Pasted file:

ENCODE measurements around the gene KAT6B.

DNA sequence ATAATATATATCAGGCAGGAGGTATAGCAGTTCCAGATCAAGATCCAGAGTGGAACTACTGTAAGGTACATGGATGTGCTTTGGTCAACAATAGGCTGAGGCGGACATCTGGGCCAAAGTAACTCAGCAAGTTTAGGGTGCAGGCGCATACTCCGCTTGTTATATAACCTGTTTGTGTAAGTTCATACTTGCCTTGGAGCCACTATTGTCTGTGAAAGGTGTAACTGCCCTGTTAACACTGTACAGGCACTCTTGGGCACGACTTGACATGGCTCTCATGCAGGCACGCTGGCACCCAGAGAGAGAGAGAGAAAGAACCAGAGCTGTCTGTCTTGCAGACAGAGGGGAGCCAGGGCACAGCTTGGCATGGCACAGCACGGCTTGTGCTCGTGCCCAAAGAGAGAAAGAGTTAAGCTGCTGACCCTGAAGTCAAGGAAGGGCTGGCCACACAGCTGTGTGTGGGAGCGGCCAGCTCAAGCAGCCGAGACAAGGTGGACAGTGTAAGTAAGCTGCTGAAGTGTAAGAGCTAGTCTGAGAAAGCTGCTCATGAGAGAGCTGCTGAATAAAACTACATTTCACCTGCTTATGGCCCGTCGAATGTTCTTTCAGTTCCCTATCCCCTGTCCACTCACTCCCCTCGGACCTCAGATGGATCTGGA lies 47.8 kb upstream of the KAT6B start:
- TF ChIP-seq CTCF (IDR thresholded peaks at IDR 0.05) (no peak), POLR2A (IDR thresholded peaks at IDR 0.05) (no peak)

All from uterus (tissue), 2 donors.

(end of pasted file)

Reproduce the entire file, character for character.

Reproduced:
ENCODE measurements around the gene KAT6B.

DNA sequence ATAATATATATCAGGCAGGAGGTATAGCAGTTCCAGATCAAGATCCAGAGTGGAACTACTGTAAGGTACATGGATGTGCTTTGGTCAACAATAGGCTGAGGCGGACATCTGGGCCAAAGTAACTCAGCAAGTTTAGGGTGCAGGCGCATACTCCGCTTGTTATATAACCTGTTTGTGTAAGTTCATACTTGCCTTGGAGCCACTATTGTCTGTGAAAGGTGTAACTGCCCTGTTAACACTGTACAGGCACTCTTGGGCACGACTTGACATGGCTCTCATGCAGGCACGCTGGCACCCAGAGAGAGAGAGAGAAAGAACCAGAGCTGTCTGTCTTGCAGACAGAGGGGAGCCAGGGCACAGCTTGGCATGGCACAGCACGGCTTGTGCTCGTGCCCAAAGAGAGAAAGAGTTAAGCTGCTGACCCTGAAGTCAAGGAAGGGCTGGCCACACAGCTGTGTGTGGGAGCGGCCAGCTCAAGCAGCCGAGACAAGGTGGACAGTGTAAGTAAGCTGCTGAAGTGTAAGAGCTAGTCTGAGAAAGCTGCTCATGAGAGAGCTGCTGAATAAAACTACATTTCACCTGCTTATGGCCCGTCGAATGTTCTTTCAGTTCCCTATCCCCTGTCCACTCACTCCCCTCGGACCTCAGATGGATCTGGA lies 47.8 kb upstream of the KAT6B start:
- TF ChIP-seq CTCF (IDR thresholded peaks at IDR 0.05) (no peak), POLR2A (IDR thresholded peaks at IDR 0.05) (no peak)

All from uterus (tissue), 2 donors.